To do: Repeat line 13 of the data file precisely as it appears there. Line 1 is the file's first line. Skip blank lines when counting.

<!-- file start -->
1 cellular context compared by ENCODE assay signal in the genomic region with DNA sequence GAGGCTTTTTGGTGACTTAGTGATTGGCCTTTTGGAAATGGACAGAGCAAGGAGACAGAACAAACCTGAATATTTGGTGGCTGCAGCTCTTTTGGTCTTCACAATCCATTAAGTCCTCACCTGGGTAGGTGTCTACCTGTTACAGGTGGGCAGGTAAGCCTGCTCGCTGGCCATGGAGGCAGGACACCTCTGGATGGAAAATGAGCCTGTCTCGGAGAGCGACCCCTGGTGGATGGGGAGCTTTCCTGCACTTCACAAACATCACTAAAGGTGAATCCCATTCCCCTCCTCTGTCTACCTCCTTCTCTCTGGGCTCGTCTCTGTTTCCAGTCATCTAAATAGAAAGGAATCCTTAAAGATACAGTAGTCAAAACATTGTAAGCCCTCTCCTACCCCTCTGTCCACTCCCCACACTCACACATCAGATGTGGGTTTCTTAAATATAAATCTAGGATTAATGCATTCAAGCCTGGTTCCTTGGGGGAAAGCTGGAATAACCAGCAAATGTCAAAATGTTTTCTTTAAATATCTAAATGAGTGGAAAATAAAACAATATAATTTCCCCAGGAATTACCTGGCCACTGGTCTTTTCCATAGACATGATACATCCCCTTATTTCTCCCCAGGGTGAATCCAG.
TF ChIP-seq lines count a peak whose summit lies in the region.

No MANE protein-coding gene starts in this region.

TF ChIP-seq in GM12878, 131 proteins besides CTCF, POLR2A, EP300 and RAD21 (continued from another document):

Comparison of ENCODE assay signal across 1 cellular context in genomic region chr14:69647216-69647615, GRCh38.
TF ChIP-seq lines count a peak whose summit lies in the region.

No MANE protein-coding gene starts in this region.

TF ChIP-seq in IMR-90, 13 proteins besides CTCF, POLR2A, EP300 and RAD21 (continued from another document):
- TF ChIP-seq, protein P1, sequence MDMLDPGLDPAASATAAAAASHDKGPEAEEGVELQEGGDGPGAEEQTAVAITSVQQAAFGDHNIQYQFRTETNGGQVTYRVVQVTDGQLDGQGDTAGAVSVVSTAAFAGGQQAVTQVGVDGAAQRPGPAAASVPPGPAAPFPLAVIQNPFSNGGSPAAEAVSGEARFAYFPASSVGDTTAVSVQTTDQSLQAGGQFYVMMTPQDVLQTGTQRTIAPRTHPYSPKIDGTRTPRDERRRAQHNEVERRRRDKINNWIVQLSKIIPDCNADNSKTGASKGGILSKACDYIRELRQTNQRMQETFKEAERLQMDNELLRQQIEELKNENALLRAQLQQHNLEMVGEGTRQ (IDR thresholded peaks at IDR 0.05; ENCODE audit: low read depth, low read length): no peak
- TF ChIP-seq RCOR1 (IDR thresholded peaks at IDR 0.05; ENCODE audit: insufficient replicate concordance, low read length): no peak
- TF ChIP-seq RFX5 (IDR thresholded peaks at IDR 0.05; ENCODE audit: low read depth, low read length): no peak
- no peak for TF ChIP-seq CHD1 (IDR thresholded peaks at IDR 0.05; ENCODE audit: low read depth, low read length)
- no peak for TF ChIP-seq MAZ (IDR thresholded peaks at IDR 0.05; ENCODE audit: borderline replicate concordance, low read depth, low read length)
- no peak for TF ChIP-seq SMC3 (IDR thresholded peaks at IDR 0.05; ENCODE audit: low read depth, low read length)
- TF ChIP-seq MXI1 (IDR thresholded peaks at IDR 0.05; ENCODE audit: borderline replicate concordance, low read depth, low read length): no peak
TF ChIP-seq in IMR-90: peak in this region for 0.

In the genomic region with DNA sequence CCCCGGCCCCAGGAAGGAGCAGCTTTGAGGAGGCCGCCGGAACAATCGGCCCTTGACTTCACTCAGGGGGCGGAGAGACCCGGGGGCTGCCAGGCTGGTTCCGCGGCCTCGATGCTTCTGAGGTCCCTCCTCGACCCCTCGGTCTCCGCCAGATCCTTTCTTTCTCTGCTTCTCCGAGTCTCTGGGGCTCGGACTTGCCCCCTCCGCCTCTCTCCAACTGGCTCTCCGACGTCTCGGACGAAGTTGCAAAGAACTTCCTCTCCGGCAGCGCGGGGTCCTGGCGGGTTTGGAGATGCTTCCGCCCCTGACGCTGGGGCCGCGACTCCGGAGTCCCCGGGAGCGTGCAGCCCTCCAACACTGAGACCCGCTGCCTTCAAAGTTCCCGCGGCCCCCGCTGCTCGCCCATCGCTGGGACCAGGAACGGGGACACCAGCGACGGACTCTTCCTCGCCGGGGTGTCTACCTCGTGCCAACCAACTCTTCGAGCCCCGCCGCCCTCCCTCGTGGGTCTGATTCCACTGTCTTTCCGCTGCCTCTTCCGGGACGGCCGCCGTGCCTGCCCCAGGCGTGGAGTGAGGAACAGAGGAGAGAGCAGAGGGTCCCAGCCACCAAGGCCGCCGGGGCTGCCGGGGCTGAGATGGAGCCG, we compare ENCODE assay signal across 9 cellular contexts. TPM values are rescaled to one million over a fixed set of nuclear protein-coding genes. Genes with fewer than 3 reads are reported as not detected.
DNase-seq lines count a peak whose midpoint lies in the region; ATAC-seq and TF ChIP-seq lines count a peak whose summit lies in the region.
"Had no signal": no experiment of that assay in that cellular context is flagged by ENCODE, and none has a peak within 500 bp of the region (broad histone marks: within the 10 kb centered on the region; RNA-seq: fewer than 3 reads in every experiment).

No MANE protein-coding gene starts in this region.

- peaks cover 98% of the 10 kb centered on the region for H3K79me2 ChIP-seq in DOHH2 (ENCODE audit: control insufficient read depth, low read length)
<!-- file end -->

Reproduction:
- no peak for TF ChIP-seq MAZ (IDR thresholded peaks at IDR 0.05; ENCODE audit: borderline replicate concordance, low read depth, low read length)